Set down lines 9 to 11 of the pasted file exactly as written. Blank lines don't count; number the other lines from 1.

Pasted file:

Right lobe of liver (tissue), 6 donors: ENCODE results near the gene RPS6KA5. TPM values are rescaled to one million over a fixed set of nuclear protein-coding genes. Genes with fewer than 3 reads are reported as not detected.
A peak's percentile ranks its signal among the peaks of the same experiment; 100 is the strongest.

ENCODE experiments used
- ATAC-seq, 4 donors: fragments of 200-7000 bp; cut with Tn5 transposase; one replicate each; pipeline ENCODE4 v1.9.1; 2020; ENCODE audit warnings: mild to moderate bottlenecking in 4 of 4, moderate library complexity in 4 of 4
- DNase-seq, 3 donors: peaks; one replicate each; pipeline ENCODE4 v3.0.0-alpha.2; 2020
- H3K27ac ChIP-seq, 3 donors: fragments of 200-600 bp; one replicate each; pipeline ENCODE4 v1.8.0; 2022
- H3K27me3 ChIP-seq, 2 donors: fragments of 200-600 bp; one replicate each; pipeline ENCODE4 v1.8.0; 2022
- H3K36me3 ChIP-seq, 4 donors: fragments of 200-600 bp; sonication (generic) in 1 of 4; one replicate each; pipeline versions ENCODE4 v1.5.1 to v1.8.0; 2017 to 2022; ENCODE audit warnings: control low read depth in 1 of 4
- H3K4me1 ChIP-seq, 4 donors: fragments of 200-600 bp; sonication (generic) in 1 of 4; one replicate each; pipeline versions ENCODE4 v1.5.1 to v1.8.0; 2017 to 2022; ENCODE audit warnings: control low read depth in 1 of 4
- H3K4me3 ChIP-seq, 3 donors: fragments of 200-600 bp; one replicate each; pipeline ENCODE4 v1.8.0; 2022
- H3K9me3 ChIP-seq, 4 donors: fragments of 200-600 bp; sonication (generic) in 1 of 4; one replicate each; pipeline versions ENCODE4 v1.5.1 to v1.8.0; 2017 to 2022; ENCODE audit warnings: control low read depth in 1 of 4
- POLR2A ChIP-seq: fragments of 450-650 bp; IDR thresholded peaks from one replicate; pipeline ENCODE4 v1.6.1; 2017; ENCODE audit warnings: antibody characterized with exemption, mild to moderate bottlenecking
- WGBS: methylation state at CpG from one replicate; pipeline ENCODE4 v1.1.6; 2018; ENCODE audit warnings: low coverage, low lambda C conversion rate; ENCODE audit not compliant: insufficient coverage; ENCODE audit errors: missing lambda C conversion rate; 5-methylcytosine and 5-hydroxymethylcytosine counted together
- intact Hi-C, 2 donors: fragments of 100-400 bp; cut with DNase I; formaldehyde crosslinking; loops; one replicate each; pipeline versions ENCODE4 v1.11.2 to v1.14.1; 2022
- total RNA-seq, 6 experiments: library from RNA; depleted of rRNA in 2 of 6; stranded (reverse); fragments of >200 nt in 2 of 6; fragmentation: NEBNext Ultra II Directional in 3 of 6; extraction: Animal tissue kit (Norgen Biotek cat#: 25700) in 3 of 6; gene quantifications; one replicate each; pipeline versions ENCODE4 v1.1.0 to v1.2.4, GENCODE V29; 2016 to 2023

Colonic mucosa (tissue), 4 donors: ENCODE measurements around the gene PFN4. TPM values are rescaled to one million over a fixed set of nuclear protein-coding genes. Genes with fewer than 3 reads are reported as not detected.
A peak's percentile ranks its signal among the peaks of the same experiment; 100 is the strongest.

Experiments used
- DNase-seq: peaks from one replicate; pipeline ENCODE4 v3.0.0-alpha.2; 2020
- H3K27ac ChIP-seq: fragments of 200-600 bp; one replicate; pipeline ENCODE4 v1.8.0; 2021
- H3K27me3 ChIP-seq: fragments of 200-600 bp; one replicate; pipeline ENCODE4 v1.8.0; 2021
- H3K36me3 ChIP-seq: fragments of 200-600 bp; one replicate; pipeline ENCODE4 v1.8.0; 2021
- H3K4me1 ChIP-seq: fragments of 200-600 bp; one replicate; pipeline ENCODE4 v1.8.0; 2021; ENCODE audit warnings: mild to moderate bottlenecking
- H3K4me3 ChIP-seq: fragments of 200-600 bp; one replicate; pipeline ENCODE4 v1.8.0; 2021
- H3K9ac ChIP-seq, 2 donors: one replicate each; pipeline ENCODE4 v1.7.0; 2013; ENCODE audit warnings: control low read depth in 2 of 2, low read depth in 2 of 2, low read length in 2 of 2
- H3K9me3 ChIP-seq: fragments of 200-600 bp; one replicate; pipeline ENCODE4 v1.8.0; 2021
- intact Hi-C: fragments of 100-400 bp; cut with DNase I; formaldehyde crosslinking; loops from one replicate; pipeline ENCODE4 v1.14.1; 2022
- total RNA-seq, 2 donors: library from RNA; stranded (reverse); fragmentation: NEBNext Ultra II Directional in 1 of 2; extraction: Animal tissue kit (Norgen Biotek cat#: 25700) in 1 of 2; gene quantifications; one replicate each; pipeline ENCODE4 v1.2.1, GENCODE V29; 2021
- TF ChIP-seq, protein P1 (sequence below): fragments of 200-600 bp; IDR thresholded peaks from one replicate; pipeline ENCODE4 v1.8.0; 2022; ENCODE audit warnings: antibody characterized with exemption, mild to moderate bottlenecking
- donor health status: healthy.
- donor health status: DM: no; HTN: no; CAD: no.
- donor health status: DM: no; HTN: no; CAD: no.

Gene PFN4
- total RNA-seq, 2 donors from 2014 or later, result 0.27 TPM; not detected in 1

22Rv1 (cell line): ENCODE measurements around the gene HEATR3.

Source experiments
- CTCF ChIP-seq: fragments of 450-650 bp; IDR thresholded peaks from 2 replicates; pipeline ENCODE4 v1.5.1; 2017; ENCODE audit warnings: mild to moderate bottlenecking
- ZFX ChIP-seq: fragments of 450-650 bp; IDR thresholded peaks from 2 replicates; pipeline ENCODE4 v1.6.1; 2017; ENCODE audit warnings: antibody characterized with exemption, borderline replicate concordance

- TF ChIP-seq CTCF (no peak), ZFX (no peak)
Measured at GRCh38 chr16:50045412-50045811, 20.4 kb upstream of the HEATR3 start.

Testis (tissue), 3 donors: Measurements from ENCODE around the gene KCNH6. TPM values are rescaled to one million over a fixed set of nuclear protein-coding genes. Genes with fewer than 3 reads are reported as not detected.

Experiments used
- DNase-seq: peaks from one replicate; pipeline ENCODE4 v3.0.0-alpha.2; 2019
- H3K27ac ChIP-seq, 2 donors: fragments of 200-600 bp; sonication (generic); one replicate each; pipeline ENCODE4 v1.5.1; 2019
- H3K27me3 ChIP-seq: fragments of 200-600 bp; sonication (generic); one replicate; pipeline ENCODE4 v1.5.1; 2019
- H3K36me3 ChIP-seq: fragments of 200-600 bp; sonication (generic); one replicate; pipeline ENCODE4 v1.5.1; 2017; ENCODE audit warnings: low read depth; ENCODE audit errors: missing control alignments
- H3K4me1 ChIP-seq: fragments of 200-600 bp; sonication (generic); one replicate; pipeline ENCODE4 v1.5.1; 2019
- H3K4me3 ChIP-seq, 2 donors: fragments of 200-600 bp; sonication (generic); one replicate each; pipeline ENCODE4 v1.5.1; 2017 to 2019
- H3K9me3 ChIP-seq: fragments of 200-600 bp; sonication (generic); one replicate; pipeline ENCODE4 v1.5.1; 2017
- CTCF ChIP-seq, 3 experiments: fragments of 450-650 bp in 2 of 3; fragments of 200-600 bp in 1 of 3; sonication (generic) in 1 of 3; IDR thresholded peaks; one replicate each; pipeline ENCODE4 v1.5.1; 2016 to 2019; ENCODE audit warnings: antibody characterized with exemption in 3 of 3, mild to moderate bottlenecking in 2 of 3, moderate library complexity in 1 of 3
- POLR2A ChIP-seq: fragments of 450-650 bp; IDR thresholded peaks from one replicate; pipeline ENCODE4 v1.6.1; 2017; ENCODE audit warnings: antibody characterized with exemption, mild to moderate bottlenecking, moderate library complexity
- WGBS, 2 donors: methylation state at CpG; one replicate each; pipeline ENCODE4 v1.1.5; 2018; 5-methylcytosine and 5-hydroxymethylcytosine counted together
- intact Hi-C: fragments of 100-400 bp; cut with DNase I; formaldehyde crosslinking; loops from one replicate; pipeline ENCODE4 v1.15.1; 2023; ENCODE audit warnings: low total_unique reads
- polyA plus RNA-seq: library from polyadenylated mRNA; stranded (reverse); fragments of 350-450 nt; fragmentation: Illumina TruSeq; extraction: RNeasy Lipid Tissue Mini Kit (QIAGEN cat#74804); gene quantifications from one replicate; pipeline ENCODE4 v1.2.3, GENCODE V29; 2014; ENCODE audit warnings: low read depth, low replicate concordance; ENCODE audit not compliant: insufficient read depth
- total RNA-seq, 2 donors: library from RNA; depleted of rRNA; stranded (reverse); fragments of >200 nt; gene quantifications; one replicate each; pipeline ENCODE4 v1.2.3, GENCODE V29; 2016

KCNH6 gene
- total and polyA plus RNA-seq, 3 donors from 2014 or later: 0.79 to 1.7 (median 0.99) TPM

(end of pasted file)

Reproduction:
- H3K4me1 ChIP-seq, 4 donors: fragments of 200-600 bp; sonication (generic) in 1 of 4; one replicate each; pipeline versions ENCODE4 v1.5.1 to v1.8.0; 2017 to 2022; ENCODE audit warnings: control low read depth in 1 of 4
- H3K4me3 ChIP-seq, 3 donors: fragments of 200-600 bp; one replicate each; pipeline ENCODE4 v1.8.0; 2022
- H3K9me3 ChIP-seq, 4 donors: fragments of 200-600 bp; sonication (generic) in 1 of 4; one replicate each; pipeline versions ENCODE4 v1.5.1 to v1.8.0; 2017 to 2022; ENCODE audit warnings: control low read depth in 1 of 4